On 12/25/2017 06:20 AM, brucedp5 via EV wrote:
Very different driving once I left CA. Over hundreds of highway miles, speed limits kept going up and up, while the qualty of the I-10 & I-8 road surfaces kept going down (mainly from heavy semi-truck use, & the amount of repair funding).
I haven't recently been on IH10 west of ElPaso but I believe you will find highways in Texas to be in generally good condition. Stay off of IH35 between San Antonio and DFW.
The IH40 route is very nice driving and scenic. However, it can be a challenge in the winter. IH10 is much lower.
To keep from being run off the road, I stuck with the speed limit in the right lane. But it is a little tough trying to be a high-mpg, less-polluting, ice-driver when 85mph is the (TX) speed limit. At those speeds, the (brutal) rough roads are really hard on my front end (I made need to see Willie's ice mechanic about work on my front end, wheels, tires, +more).
I'm testing my new 300 mile AP2 (auto pilot, version 2) car. "Normally" a trip from my home near Austin to Amarillo requires at least two charging stops. Yesterday, I charged only at Sweetwater. Two legs of nearly 300 miles each! I did not see heavy truck traffic until I hit IH40 at Amarillo. South of Amarillo, there was not enough truck traffic to make drafting worth the effort. With heavy truck traffic on IH40, I adopted the strategy of: setting cruise to about 5 mph below my target speed until I was passed by a truck going about the target speed. Then, pulling in behind and setting cruise to 5-10 mph above target. Then, the car would just follow the truck with very little driver intervention. "Lane keeping" makes things even easier. I think we are near the point where one can travel interstates while napping or reading. I've had no problem with pressure to go faster than I desired. In my experience, there is a lot of truck traffic going 5-10 mph below the speed limit. Especially for a trucker, travel speed is a trade off between money (time spent) and money (fuel cost). Contrary to most ICE drivers, most truck drivers realize the terrible efficiency penalty of speed. Depending on SuperCharger spacing, my target speed may be as low as 60 mph.>
When passing through El Paso, TX, I stopped at the (northern) Rudy's BBQ and was surprised to find they have superEVSE, see the image I took https://s3.amazonaws.com/plugshare.production.photos/photos/254390.jpg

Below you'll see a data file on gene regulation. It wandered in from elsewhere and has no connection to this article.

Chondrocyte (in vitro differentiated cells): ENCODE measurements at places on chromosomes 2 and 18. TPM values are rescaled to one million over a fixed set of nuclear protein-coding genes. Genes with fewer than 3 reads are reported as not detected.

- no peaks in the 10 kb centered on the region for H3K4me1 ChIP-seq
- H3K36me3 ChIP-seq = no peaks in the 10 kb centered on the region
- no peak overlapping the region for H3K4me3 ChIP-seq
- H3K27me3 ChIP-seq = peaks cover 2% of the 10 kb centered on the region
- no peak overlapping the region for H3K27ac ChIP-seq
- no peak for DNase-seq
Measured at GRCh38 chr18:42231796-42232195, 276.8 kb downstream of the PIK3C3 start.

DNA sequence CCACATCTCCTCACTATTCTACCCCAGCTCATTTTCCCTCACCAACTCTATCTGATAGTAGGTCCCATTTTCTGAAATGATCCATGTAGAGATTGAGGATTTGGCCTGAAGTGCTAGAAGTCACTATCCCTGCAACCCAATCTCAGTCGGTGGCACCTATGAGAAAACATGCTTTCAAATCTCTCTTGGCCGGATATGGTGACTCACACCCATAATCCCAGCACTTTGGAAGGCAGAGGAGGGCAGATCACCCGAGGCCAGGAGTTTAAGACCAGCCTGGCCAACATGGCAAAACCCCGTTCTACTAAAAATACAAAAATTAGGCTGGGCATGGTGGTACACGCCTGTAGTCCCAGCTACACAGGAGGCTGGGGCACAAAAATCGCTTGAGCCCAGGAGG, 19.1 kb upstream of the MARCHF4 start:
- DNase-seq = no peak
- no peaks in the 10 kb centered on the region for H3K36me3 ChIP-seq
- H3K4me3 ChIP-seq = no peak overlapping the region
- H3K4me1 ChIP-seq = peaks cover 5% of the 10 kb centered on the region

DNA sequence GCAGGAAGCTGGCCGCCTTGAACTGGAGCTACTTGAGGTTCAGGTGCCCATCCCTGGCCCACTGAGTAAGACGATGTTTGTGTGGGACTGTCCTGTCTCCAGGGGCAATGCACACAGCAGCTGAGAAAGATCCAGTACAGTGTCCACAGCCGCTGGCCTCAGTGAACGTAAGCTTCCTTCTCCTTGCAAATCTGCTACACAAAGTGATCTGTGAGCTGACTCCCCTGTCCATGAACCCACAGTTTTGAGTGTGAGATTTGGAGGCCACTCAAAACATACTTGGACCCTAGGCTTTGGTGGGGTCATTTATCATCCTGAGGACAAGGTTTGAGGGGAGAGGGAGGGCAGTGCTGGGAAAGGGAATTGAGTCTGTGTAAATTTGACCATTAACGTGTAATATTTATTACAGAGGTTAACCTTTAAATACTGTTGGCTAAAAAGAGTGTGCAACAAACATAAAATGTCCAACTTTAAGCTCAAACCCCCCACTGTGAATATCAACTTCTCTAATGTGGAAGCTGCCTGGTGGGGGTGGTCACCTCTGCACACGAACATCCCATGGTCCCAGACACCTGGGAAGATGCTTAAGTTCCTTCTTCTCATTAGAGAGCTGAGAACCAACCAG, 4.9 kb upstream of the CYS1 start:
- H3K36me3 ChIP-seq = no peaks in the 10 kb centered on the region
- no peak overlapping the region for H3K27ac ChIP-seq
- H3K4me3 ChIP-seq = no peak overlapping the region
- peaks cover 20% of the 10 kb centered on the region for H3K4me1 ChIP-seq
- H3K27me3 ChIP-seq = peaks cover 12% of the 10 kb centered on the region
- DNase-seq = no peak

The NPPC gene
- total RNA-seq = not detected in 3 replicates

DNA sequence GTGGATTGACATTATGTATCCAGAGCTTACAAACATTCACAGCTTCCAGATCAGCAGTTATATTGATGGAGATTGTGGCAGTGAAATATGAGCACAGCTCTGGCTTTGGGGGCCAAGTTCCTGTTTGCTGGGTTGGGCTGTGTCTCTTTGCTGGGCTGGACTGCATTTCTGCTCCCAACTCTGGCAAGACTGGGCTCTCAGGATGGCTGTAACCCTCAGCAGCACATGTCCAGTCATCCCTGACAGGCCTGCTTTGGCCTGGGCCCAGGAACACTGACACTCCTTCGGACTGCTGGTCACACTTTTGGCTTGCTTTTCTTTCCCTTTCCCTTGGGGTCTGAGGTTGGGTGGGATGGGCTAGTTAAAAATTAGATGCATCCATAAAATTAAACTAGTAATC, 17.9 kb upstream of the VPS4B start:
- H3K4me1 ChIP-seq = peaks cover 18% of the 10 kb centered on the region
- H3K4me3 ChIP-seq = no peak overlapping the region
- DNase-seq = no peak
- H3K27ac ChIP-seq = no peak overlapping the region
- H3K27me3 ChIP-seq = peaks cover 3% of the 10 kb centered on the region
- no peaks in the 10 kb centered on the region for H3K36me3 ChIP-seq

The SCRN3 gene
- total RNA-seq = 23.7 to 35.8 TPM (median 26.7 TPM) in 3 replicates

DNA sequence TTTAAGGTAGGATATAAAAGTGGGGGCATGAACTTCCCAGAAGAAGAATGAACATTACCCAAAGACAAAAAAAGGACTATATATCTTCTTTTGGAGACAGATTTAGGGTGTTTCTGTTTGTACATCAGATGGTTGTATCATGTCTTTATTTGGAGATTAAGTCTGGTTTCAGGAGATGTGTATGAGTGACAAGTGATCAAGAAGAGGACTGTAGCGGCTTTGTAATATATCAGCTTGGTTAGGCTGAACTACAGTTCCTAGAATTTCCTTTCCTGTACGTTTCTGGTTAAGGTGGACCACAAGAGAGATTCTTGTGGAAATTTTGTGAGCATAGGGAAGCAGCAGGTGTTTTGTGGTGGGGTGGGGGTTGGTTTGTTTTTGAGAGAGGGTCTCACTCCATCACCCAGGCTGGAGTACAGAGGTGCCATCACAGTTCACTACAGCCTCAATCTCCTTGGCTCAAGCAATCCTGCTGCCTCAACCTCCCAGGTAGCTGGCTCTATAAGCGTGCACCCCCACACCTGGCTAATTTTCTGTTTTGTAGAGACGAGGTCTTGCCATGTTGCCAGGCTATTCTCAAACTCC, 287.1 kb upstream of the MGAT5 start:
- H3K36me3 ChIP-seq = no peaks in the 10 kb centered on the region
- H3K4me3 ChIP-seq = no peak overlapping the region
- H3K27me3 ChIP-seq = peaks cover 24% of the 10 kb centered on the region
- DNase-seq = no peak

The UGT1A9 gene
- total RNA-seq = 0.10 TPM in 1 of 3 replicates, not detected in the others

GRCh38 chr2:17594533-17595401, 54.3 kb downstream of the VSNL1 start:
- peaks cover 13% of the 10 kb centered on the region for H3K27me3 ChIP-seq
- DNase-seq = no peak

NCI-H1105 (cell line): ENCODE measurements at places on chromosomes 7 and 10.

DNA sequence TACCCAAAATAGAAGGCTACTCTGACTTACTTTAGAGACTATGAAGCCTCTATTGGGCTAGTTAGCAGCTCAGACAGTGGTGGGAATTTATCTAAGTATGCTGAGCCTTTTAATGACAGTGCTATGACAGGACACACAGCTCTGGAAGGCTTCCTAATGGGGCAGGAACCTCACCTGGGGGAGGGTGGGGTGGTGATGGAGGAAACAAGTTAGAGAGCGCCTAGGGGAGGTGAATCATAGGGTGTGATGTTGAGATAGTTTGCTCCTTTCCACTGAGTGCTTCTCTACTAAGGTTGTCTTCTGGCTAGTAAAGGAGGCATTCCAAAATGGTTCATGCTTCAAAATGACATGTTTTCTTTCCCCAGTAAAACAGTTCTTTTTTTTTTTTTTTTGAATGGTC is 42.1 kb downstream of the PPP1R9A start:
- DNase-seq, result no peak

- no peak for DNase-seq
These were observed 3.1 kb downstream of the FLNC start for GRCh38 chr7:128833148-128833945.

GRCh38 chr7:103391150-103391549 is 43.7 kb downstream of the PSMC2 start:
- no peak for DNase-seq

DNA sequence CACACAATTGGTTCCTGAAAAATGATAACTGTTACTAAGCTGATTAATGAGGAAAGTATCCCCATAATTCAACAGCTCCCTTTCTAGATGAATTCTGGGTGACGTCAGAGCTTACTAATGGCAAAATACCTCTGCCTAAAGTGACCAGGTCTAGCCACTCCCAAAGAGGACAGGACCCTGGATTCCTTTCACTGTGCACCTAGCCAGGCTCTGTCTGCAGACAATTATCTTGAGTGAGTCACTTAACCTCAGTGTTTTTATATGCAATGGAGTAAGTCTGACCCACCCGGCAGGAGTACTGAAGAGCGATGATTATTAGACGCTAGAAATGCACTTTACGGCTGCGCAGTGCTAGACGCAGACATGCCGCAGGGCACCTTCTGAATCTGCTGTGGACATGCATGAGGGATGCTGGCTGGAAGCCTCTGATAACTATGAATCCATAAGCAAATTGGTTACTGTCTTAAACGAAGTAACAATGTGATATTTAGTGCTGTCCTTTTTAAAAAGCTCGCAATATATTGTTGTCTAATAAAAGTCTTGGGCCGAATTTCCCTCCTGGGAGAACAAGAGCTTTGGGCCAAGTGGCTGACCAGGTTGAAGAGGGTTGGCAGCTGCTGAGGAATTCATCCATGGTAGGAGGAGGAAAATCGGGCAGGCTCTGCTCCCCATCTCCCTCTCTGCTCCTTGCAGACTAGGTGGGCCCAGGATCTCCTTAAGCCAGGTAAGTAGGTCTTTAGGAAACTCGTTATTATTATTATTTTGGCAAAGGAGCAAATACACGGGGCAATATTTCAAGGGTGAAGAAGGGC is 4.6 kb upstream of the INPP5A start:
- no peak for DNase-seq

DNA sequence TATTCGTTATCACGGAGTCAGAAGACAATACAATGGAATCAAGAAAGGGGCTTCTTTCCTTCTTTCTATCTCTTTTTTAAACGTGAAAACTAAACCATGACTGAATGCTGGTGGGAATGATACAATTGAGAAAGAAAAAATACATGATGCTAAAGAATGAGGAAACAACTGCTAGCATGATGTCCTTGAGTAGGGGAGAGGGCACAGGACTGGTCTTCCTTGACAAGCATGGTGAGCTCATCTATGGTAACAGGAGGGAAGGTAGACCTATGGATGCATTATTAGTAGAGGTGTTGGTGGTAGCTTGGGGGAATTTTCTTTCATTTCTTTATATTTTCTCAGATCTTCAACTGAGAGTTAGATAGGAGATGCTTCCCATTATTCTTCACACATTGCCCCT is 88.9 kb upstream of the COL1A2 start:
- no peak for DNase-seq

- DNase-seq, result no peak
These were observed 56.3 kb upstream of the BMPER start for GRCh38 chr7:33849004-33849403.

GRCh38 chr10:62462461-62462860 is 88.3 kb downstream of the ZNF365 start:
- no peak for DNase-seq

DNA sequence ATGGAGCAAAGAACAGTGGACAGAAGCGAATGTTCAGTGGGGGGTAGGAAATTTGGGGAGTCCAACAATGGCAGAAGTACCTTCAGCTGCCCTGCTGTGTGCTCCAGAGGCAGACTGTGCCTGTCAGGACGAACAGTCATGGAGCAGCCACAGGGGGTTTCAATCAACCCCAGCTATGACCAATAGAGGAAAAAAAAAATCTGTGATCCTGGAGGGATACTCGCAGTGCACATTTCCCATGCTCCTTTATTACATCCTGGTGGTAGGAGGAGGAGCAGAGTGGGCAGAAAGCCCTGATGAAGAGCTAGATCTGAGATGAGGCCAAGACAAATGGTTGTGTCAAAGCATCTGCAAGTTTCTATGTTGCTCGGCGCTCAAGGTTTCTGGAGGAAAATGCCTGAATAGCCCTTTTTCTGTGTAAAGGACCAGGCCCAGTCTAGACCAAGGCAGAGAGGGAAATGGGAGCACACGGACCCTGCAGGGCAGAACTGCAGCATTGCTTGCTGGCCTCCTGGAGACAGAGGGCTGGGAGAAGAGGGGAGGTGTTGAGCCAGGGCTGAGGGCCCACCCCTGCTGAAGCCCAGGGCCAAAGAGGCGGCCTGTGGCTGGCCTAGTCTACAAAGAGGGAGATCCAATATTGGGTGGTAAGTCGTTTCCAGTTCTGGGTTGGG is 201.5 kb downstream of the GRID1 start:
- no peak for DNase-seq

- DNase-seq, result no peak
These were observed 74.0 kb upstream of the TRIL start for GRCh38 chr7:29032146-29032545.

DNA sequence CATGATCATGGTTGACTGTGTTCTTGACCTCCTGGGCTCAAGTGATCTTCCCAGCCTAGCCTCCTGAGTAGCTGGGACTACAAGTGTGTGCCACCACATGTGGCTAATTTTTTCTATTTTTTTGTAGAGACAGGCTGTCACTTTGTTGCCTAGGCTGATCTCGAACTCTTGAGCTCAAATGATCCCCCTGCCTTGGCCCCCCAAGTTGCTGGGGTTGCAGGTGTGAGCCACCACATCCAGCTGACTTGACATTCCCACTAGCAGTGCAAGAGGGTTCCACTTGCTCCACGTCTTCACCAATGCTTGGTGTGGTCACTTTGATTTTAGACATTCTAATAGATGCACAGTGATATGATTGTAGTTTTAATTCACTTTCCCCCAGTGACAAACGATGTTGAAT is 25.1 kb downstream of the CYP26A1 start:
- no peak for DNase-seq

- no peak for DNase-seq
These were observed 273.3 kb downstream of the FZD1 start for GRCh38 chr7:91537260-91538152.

Earlier this year, I took some photos of that SuperCharger under construction. Now, the western IH10 SuperCharger chain is complete, at least for 300 mile cars, except for Van Horn to Ozona (Ft Stockton has some construction glitch). That gap is bridgeable using a 70 amp charge station in Iraan.
https://www.plugshare.com/location/115128 A Rudy's BBQ store rep said the superEVSE have brought in a-lot-of (mucho) (eco-tourism) business for them. They liked that and the prestige of having those chargers on-site https://rudysbbq.com/locations/all
I'm pleased that they feel that way. I have noticed little host enthusiasm for SuperChargers in my travels. Collin Street Bakery hosts at least three and they do offer some Tesla driver perks though. They have sold me a lot of fruit cakes that they would not otherwise have sold.
This trip has been hundreds of miles of nothing as far as one can see. Which make me more appreciative of-what the pioneer cover wagon drivers had to endure/go-though.
Driving through desolate west Texas is one of life's great pleasures for me. I relish such trips.
You failed to mention west Texas wind. The past few years, we've had nothing short of a revolution with wind power from west Texas. Wind generators and construction all over the area. Now, they have the infrastructure required to get the power to the demand. That sets the stage for PV development since PV has supply mid-day and wind is mostly not mid-day. We will see MUCH more west Texas PV in coming years since the infrastructure to transport the power is in place due to the wind.
~10-15 years ago, it was forecast that the grid could handle no more than about 5% of total power from renewables. A year or two ago, we had periods of 15% wind production in Texas; it was handled gracefully. I think we are well on our way to 50%!
Yesterday night, Deming, NM was 28f (below freezing). This early Van Horn (west) TX morning it is 29f. Today, I will be heading to stay the night at Junction, TX which is currently at 26f ... enjoy.
I both envy and pity you having all that "waste" ICE energy to keep your cabin warm! I have my first heated seats car; that goes a long way to reducing cabin heating needs. Generally, no need for cabin heat if the sun is out.
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